Sleep apnea

Overview

Sleep apnea is a potentially serious sleep disorder in which breathing repeatedly stops and starts. If you snore loudly and feel tired even after a full night’s sleep, you might have sleep apnea.

The main types of sleep apnea are:

  • Obstructive sleep apnea (OSA), which is the more common form that occurs when throat muscles relax and block the flow of air into the lungs
  • Central sleep apnea (CSA), which occurs when the brain doesn’t send proper signals to the muscles that control breathing
  • Treatment-emergent central sleep apnea, also known as complex sleep apnea, which happens when someone has OSA — diagnosed with a sleep study — that converts to CSA when receiving therapy for OSA

If you think you might have sleep apnea, see your health care provider. Treatment can ease your symptoms and might help prevent heart problems and other complications.

Products & Services

Show more products from Mayo Clinic

Symptoms

The symptoms of obstructive and central sleep apneas overlap, sometimes making it difficult to determine which type you have. The most common symptoms of obstructive and central sleep apneas include:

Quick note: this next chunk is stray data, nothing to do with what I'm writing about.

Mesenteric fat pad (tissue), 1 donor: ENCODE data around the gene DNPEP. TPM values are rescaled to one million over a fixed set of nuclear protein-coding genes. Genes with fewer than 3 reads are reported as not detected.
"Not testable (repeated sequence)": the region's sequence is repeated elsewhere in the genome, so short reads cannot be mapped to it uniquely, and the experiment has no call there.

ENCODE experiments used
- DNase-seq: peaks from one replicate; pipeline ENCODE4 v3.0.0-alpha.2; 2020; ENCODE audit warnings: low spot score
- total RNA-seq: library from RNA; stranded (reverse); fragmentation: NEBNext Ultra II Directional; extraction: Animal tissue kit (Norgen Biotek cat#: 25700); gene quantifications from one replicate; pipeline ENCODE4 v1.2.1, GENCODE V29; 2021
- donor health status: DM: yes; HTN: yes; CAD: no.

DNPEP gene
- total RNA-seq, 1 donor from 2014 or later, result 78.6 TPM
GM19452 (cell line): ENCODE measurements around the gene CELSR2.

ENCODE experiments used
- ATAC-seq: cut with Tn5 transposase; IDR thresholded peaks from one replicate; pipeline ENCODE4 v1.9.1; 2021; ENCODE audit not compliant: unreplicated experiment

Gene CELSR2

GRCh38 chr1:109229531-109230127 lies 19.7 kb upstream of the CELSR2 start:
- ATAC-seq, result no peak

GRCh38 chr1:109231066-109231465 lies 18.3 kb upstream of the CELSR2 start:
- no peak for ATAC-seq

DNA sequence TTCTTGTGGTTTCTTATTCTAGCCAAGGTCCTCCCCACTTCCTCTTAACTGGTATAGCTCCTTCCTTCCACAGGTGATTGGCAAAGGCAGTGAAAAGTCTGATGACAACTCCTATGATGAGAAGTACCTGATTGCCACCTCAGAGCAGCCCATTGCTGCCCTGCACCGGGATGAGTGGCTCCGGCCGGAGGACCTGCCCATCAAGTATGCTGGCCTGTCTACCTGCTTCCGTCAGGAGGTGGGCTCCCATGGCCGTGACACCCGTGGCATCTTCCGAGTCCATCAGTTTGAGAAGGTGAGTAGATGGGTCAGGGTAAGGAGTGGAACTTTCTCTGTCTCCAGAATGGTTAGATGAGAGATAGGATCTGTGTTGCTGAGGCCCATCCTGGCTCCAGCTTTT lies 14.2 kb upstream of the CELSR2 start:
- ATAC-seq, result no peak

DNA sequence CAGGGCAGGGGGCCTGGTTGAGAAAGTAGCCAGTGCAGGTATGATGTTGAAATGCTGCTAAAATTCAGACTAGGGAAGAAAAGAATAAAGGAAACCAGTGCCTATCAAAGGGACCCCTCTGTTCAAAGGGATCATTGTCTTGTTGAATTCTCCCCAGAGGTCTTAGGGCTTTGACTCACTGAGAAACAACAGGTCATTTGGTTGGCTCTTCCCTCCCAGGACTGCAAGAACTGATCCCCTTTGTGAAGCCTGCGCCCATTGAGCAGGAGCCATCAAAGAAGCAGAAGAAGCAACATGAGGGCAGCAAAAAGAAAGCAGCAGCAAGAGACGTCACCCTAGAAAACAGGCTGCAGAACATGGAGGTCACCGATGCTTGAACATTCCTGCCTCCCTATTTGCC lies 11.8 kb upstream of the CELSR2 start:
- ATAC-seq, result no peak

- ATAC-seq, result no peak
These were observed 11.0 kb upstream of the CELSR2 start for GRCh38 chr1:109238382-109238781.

• Loud snoring.
  • Episodes in which you stop breathing during sleep — which would be reported by another person.
  • Gasping for air during sleep.
  • Awakening with a dry mouth.
  • Morning headache.
  • Difficulty staying asleep, known as insomnia.
  • Excessive daytime sleepiness, known as hypersomnia.
  • Difficulty paying attention while awake.
  • Irritability.

When to see a doctor

Loud snoring can indicate a potentially serious problem, but not everyone who has sleep apnea snores. Talk to your health care provider if you have symptoms of sleep apnea. Ask your provider about any sleep problem that leaves you fatigued, sleepy and irritable.

Leave a Reply

Open chat
1
Scan the code
Hello
Can we help you?